Everyone always asks me about my "Sharpie picture," like "what does it mean, Michelle?" Well, quite honestly, the whole thing was kind of an accident. Here's the story…
If you know me well, then you know that I always carry a handful of Sharpies and a blank book to draw mindmaps, take notes, and explain things using diagrams and drawings (it's the ex-math teacher in me… but that's a whole 'nother story). I also often use Sharpies and flip-charts in my workshops to keep things spontaneous and fun.
So what happened on the day of my headshot photo shoot (with Gio Alma) was, after we'd taken several very serious, professional, traditional "headshot" type pictures (see below), I wanted to take some fun pictures just for me. So I grabbed a a bunch of Sharpies from my bag and started hamming it up. Gio played along and snapped away.
When I got the proofs, I thought the Sharpie pics were silly, obviously not something I would use professionally (haha). I went ahead and chose a regular, "professional" head shot (at right -->) and posted it everywhere - LinkedIn, Facebook Fan Page, Twitter, etc.
A few months later at the end of a speech about personal branding and networking, one audience member tentatively raised her hand and said: "But your portrait doesn't reflect your brand - you're fun, young and vibrant, your headshot is sedate and boring. It's beautiful, but it looks like it belongs on Match.com - it's not the you we met today."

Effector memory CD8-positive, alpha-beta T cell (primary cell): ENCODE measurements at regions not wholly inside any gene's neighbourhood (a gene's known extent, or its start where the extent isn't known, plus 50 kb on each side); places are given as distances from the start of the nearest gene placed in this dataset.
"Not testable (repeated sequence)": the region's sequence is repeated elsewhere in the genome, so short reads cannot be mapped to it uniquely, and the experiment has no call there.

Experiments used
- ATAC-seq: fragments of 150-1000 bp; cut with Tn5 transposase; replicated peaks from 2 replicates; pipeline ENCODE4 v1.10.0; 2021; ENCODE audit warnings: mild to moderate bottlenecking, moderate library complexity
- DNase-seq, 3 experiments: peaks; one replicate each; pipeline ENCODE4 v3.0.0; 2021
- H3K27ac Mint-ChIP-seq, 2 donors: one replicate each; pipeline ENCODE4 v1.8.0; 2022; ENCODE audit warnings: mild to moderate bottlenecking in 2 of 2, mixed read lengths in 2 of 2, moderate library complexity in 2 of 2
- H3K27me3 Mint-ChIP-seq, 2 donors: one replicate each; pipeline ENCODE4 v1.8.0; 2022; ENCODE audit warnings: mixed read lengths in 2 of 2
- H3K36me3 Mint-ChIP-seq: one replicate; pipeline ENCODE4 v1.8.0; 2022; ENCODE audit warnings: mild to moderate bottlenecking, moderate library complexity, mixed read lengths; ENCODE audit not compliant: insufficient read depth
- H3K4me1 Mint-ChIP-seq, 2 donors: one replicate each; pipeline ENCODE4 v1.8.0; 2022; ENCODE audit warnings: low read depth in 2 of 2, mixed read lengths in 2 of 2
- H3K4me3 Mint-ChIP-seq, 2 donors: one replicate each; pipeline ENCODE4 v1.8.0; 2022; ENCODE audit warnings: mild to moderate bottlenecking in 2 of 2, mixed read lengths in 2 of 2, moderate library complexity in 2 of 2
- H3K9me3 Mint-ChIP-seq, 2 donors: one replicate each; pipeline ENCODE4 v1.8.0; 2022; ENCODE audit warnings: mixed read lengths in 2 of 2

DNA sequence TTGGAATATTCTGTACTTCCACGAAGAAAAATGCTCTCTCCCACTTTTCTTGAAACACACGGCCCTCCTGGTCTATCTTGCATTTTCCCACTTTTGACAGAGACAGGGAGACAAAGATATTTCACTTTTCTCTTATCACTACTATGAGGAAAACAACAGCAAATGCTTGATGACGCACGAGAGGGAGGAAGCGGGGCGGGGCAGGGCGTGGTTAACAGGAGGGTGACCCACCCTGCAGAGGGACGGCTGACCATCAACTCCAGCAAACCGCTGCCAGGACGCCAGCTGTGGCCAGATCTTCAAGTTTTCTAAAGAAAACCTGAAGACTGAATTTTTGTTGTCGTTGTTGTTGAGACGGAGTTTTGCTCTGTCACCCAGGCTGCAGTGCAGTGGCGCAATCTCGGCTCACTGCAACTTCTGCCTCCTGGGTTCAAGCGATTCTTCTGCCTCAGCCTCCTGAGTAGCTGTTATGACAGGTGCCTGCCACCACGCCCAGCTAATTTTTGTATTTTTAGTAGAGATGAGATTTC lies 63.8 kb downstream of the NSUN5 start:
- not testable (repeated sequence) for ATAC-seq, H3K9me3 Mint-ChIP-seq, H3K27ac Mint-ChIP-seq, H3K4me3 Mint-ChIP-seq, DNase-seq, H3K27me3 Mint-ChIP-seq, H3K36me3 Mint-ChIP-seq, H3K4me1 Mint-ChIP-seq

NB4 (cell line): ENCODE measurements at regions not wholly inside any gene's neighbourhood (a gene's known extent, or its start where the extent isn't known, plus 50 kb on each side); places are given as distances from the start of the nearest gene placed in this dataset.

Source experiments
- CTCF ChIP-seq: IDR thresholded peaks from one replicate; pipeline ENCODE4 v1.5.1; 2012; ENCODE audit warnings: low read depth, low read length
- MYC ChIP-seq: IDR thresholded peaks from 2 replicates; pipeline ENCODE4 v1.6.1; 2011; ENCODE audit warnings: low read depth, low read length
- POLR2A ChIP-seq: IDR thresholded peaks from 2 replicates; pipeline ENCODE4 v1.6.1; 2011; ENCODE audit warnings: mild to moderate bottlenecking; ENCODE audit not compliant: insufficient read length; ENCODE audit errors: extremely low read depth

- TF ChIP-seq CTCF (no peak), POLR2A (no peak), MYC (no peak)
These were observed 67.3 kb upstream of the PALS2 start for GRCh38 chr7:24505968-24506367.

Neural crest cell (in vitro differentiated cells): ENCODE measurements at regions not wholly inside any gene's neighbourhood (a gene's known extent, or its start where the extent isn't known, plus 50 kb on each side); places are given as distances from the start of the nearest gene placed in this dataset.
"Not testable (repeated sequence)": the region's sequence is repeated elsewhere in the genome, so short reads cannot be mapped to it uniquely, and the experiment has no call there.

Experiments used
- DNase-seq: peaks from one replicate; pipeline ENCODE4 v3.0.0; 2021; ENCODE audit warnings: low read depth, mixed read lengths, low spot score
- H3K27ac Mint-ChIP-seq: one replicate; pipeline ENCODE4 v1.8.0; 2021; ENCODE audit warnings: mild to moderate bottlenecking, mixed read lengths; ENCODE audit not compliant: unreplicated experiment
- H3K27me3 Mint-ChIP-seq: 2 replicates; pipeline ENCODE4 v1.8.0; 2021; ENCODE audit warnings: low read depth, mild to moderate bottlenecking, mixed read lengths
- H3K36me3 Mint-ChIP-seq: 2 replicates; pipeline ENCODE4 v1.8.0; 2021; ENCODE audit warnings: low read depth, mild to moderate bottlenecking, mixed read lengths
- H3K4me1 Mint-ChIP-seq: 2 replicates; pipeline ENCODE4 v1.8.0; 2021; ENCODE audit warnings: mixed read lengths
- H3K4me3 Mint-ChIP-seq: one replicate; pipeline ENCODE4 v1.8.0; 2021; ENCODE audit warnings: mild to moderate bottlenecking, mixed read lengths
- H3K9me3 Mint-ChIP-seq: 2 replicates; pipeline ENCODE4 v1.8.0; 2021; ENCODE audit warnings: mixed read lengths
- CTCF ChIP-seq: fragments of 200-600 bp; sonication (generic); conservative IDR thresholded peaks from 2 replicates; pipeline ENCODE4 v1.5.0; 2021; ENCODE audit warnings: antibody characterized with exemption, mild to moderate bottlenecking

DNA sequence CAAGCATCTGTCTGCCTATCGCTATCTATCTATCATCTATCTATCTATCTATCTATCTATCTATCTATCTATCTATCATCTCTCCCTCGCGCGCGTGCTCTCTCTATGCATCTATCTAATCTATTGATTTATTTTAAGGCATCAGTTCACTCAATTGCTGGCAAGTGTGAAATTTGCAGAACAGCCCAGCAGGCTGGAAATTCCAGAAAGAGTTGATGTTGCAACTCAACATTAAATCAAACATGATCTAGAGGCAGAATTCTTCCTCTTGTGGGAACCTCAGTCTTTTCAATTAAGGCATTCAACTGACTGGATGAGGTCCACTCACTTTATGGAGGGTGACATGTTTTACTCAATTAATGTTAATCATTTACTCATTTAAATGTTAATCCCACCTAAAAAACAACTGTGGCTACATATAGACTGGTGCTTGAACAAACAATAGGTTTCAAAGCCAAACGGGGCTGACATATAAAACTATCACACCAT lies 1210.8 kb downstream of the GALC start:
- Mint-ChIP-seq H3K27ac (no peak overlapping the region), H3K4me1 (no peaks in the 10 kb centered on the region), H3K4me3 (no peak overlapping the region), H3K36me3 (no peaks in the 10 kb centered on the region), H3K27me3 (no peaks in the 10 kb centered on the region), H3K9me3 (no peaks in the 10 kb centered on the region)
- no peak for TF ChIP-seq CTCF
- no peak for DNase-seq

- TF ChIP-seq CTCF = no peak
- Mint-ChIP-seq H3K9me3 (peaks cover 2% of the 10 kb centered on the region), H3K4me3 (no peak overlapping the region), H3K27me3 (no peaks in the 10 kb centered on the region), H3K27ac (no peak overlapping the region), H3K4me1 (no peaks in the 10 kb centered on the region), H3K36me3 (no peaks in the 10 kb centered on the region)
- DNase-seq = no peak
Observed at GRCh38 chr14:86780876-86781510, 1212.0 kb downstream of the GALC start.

So I asked the audience, "raise your hand if you agree with her?" Almost every single one raised her hand. I swallowed my pride and went back to the drawing board. There was no way I was going to do a whole new photo shoot, so I pulled out all the proofs that Gio had sent me.
And I came across those Sharpie pics. I started playing with them and I found one, ONE decent one that I KIND OF liked. I cropped it (cropped my roots out!!), put a frame around it, retouched it a little around the eyes, beefed up the color... and voilá! (See the transformation I created with Photoshop, below.)
So I tentatively floated it out on Facebook first… and the positive response was overwhelmingly positive. Some people HATED (and still HATE) it, but I continue to use it in spite of that. Why? Because it's memorable, and it's aligned with who I am - the colors, the smile, the authenticity (I truly love of Sharpies and other office supplies), and it's memorable - and that's the purpose of a good headshot for personal branding.
Sure there are some people who don't "get" it. Guess what? That's quite all right. Those are not the people for me... The right people are the ones who love it. It's actually quite a good filter.